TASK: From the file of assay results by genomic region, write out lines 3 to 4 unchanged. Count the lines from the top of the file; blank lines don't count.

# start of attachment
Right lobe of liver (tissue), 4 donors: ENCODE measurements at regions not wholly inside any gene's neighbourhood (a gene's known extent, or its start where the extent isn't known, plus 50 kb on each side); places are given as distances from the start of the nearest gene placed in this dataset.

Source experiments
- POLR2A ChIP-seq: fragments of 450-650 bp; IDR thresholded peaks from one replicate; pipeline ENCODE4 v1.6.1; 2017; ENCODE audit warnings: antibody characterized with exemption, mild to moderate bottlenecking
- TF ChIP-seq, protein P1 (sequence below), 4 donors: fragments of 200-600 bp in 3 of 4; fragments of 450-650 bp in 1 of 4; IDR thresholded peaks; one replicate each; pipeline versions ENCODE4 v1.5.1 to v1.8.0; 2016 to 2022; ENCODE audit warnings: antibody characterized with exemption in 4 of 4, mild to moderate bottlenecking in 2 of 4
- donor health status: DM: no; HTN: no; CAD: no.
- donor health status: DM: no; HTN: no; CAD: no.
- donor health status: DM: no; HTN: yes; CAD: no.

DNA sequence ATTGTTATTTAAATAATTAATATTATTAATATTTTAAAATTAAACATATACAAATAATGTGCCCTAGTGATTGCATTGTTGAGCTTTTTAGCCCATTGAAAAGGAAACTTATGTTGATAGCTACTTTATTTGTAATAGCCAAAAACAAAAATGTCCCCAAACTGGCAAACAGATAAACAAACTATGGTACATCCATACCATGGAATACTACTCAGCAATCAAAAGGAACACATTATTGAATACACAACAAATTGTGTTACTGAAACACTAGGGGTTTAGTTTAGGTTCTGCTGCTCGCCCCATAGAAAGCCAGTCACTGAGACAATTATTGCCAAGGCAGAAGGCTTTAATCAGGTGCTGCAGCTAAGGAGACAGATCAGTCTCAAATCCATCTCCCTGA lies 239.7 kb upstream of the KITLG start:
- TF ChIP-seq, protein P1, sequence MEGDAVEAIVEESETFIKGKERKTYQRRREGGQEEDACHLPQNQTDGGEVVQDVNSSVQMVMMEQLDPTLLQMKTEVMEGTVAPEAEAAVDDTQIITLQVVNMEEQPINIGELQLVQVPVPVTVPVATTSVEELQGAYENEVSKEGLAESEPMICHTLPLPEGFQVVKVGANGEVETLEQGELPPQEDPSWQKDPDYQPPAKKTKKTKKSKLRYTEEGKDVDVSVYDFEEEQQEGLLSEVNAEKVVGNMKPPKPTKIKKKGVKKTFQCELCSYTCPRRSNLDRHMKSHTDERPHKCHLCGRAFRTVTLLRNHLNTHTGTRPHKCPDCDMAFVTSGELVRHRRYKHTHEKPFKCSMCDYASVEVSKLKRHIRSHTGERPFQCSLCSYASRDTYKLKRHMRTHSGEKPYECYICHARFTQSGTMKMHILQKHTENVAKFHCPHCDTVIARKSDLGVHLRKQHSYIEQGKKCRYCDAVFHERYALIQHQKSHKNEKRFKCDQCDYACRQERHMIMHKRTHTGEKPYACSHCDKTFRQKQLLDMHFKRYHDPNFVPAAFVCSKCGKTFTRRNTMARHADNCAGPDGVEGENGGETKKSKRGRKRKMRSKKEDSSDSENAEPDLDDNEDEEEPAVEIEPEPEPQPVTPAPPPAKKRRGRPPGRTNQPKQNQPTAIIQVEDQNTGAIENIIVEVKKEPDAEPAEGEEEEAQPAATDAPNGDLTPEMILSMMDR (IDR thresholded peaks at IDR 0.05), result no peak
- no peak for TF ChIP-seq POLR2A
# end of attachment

- POLR2A ChIP-seq: fragments of 450-650 bp; IDR thresholded peaks from one replicate; pipeline ENCODE4 v1.6.1; 2017; ENCODE audit warnings: antibody characterized with exemption, mild to moderate bottlenecking
- TF ChIP-seq, protein P1 (sequence below), 4 donors: fragments of 200-600 bp in 3 of 4; fragments of 450-650 bp in 1 of 4; IDR thresholded peaks; one replicate each; pipeline versions ENCODE4 v1.5.1 to v1.8.0; 2016 to 2022; ENCODE audit warnings: antibody characterized with exemption in 4 of 4, mild to moderate bottlenecking in 2 of 4